Asian stocks fell, heading for the largest monthly slide in eight months, after the Federal Reserve pressed on with cuts to U.S. economic stimulus and as a report showed China’s manufacturing industry contracted.
Honda Motor Co., which gets 83 percent of its auto sales abroad, lost 2.5 percent as Japanese exporters retreated after the yen gained from the close of equity markets in Tokyo yesterday. Treasury Wine Estates Ltd. slumped by a record 20 percent in Sydney as the world’s second-largest publicly traded wine maker said earnings fell. Hitachi Metals Ltd. surged 5.1 percent in Tokyo, leading gains on the regional benchmark index, after profit at the steel manufacturer topped analyst estimates.
The MSCI Asia Pacific Index lost 1.5 percent to 134.65 as of 6:48 p.m. in Hong Kong, with all 10 industry groups on the gauge falling. The measure has dropped 4.7 percent in January, on course for the biggest monthly slump since May as part of a global equities rout sparked by weaker-than-expected economic data from China and a sell-off in emerging-market currencies.
“Given the likelihood of continued Fed tapering in the period ahead, there appears little doubt that long emerging market positions are likely to be subjected to near-term pressure,” Matthew Sherwood, Sydney-based head of investment markets research at Perpetual Ltd., which manages about $25 billion, said in an e-mail, referring to bets on gains in developing-nation assets. “What we are seeing at present is a global re-pricing of risk.”
Japan’s Topix index slumped 2.6 percent and the Nikkei 225 Stock Average tumbled 2.4 percent. The yen held at 102.47 to the dollar, stronger than the 103.29 level when Tokyo equity markets shut yesterday. The Nikkei 225 is on course for its biggest monthly rout since May 2012. Honda sank 2.5 percent to 3,903 yen.
Australia’s S&P/ASX 200 Index declined 0.8 percent and New Zealand’s NZX 50 Index slid 0.7 percent. Hong Kong’s Hang Seng Index fell 0.5 percent while the Hang Seng China Enterprises Index of mainland Chinese stocks listed in the city slid 0.8 percent. China’s Shanghai Composite Index lost 0.8 percent, while Singapore’s Straits Times Index dropped 0.7 percent.
Markets in South Korea and Taiwan are closed today and Hong Kong and Singapore shut early for the Chinese New Year holidays.
The Fed cut the pace of monthly bond buying for a second straight meeting, saying it will reduce purchases by another $10 billion to $65 billion, sticking to a plan for a gradual withdrawal from its unprecedented monetary easing. The central bank left unchanged its statement that it will probably hold its target interest rate near zero “well past the time” that the unemployment rate falls below 6.5 percent.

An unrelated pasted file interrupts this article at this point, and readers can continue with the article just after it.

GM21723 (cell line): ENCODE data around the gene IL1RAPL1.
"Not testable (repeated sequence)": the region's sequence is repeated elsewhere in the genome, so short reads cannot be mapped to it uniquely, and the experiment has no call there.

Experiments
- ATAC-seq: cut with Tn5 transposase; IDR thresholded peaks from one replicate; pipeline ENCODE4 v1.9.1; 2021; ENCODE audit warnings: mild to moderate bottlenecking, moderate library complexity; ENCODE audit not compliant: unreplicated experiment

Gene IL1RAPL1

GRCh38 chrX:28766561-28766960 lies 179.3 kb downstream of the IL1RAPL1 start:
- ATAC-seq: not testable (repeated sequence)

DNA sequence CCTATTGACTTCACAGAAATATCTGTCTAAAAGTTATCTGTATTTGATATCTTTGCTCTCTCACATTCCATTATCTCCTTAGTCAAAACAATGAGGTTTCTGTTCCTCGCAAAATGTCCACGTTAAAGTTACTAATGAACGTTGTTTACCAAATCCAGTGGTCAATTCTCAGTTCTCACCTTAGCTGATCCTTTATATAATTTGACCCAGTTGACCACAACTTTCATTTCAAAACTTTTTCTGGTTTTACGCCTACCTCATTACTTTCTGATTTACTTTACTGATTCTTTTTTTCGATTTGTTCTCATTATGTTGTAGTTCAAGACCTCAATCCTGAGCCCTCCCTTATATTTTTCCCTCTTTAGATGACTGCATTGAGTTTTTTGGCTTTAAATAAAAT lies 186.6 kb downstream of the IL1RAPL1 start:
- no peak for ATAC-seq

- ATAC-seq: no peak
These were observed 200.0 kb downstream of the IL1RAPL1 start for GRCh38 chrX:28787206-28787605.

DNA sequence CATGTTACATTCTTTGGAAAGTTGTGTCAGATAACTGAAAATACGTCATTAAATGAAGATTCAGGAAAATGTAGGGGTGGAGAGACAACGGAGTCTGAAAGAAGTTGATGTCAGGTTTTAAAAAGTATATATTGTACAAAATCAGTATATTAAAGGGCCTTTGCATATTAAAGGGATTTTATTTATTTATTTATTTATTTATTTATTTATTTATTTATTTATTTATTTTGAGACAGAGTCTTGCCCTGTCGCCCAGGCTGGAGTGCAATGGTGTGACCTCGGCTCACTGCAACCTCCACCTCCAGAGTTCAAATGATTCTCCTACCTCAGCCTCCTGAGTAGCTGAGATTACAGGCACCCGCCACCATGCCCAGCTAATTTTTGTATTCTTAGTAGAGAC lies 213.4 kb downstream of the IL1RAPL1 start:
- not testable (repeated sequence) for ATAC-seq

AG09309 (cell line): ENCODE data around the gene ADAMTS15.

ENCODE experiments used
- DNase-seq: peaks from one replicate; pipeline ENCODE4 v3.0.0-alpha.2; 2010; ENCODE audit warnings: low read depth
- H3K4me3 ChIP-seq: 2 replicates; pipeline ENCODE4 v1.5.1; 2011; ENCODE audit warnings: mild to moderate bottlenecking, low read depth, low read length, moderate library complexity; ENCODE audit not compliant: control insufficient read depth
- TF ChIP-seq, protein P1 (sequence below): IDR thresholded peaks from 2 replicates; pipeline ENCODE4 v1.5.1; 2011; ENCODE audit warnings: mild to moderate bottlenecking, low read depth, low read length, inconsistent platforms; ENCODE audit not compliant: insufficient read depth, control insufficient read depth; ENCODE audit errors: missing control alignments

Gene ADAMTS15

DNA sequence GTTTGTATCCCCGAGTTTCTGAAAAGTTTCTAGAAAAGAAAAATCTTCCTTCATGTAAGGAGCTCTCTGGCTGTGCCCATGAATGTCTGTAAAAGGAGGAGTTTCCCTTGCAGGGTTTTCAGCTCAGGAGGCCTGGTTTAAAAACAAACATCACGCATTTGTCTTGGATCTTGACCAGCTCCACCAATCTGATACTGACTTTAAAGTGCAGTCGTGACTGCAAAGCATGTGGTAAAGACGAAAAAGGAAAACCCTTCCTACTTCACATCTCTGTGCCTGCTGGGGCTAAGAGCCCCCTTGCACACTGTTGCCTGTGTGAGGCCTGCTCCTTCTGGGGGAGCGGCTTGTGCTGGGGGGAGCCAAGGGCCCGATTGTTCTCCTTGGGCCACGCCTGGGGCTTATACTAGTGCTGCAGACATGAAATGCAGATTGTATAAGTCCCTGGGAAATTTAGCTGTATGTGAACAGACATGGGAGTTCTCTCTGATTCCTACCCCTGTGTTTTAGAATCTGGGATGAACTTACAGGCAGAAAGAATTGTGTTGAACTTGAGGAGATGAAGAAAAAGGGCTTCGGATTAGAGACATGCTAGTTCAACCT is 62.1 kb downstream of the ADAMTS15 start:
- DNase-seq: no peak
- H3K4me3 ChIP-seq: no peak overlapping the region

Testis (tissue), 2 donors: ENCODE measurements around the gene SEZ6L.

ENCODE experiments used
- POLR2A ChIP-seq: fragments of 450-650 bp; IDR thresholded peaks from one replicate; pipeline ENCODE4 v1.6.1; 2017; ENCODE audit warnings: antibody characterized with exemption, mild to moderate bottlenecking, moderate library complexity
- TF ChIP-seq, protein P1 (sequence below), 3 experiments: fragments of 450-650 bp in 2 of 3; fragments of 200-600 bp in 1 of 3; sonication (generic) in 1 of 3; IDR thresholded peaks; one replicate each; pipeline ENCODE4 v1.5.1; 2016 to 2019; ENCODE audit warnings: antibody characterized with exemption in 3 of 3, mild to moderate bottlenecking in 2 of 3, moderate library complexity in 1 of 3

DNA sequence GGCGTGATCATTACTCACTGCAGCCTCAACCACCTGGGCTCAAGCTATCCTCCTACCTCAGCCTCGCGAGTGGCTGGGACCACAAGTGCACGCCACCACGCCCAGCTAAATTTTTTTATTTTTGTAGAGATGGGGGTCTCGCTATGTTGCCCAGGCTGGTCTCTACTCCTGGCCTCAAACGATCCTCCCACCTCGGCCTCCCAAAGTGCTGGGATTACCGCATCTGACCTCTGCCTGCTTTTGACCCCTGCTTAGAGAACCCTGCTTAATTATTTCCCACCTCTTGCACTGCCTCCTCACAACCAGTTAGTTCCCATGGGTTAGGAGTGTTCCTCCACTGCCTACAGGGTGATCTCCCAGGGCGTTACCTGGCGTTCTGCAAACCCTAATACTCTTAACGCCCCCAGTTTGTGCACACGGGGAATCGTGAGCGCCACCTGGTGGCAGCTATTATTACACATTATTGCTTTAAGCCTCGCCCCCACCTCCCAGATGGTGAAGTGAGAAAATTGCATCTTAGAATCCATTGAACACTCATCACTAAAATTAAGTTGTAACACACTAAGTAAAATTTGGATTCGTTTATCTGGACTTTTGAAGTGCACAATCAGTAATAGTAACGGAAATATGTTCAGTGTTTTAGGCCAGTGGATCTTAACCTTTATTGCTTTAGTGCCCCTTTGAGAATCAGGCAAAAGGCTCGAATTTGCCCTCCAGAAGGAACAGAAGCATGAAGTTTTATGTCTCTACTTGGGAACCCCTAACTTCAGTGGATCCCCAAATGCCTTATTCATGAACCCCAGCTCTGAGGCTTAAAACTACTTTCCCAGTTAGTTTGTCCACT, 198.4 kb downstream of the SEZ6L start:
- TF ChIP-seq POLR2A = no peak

The final reading on HSBC Holdings Plc and Markit Economics Ltd.’s January purchasing managers’ index for Chinese manufacturing was 49.5, the first contraction in six months. Readings below 50 indicate contraction.
Of the 109 companies on the MSCI Asia Pacific Index that have reported earnings since the beginning of January and for which estimates are available, 54 percent missed analyst estimates for profit, according to data compiled by Bloomberg. More than 100 firms on the gauge will announce results this week.
Hitachi Metals gained 5.1 percent to 1,600 yen after reporting third-quarter operating profit of 18 billion yen, more than the 16 billion yen forecast of three analysts surveyed by Bloomberg.
The MSCI Asia Pacific index traded at 12.7 times estimated earnings compared with a multiple of 15.1 for the Standard & Poor’s 500 Index and 13.6 for the Stoxx Europe 600 Index, according to data compiled by Bloomberg.
U.S. stocks sank yesterday as earnings forecasts from Yahoo! Inc. and AT&T Inc. disappointed investors. Yahoo slumped 8.7 percent as its sales outlook signaled slowing growth for the Internet company. Boeing Co. retreated 5.3 percent and AT&T lost 1.2 percent after forecasts trailed some analysts’ estimates. The S&P 500 sank 1 percent for its lowest close since Nov. 12. Futures on the measure gained 0.2 percent today.
Treasury Wine Estates slumped 20 percent to A$3.64. The parent company of the maker of Penfolds Grange said first-half earnings fell as government austerity measures in China curbed demand for premium wines.
Fortescue Metals Group Ltd. sank 1.3 percent to A$5.23. The iron-ore explorer reported output of the material for the second-quarter that missed analyst estimates.
China Shipping Development Co. dropped 4.7 percent to HK$4.65 in Hong Kong after the crude oil and coal carrier predicted a full-year net loss.